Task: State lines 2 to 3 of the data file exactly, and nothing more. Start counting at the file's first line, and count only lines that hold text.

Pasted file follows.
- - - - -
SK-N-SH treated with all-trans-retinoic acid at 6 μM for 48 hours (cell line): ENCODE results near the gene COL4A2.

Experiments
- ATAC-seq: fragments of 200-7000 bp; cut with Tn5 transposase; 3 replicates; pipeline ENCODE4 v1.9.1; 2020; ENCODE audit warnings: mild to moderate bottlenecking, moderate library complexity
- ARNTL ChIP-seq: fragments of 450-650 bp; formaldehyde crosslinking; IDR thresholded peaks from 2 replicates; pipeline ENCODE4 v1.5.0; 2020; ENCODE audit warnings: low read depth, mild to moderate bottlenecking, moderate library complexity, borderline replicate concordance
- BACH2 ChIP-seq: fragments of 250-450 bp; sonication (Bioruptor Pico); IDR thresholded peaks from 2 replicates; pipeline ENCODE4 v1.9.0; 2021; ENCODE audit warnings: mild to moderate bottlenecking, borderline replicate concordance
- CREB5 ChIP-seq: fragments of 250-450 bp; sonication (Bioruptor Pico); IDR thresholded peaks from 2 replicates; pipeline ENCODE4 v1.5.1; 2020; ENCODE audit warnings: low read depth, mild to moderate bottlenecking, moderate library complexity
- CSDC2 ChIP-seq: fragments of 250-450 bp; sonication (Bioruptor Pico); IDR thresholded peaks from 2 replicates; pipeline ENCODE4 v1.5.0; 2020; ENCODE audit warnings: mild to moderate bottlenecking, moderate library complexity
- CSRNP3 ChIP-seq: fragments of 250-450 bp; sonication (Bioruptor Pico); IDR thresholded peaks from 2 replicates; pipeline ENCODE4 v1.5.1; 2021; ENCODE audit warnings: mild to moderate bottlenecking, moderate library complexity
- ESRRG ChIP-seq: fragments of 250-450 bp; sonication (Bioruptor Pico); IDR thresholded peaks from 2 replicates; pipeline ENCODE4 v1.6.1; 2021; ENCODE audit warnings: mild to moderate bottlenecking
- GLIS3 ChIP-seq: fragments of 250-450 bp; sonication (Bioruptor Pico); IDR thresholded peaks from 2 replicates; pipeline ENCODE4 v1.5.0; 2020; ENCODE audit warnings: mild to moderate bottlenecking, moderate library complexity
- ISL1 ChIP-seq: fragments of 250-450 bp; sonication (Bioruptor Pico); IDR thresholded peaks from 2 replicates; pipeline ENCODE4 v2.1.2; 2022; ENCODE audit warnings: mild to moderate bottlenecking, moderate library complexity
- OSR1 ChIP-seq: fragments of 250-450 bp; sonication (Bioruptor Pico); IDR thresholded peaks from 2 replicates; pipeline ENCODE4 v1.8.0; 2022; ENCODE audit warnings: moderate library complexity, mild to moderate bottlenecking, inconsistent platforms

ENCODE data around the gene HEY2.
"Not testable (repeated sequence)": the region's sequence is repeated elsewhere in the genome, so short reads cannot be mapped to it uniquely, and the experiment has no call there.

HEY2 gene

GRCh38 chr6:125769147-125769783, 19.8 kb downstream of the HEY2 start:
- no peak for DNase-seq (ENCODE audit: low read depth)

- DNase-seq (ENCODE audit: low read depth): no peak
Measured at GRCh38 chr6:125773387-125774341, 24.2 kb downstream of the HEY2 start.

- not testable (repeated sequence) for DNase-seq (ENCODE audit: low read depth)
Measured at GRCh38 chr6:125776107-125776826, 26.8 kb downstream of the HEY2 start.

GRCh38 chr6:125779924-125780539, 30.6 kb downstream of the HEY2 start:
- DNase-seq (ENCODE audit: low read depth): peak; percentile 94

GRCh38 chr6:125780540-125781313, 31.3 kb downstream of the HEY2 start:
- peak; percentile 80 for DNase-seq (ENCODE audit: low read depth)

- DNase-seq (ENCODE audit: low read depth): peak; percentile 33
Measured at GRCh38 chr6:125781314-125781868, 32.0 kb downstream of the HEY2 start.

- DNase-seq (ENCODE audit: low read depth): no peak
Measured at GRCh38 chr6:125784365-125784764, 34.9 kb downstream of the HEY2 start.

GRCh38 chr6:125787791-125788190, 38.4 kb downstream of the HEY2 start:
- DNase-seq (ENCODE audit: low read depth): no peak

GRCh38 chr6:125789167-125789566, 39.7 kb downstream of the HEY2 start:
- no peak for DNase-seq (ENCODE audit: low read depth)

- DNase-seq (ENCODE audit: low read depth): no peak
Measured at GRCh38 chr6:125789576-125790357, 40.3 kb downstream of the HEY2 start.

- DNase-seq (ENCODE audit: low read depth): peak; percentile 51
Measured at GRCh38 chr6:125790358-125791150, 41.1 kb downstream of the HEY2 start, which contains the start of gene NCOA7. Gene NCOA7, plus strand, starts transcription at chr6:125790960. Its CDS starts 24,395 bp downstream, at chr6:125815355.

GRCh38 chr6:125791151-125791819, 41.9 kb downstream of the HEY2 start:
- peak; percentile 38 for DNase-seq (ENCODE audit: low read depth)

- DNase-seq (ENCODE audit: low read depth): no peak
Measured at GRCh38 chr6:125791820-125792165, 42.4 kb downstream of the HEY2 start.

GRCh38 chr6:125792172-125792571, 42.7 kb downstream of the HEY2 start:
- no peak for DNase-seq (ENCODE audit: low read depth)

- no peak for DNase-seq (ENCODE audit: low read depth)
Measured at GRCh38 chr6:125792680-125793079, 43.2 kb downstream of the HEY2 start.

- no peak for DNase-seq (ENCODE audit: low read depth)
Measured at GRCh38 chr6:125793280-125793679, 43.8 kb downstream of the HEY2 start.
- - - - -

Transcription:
Experiments
- ATAC-seq: fragments of 200-7000 bp; cut with Tn5 transposase; 3 replicates; pipeline ENCODE4 v1.9.1; 2020; ENCODE audit warnings: mild to moderate bottlenecking, moderate library complexity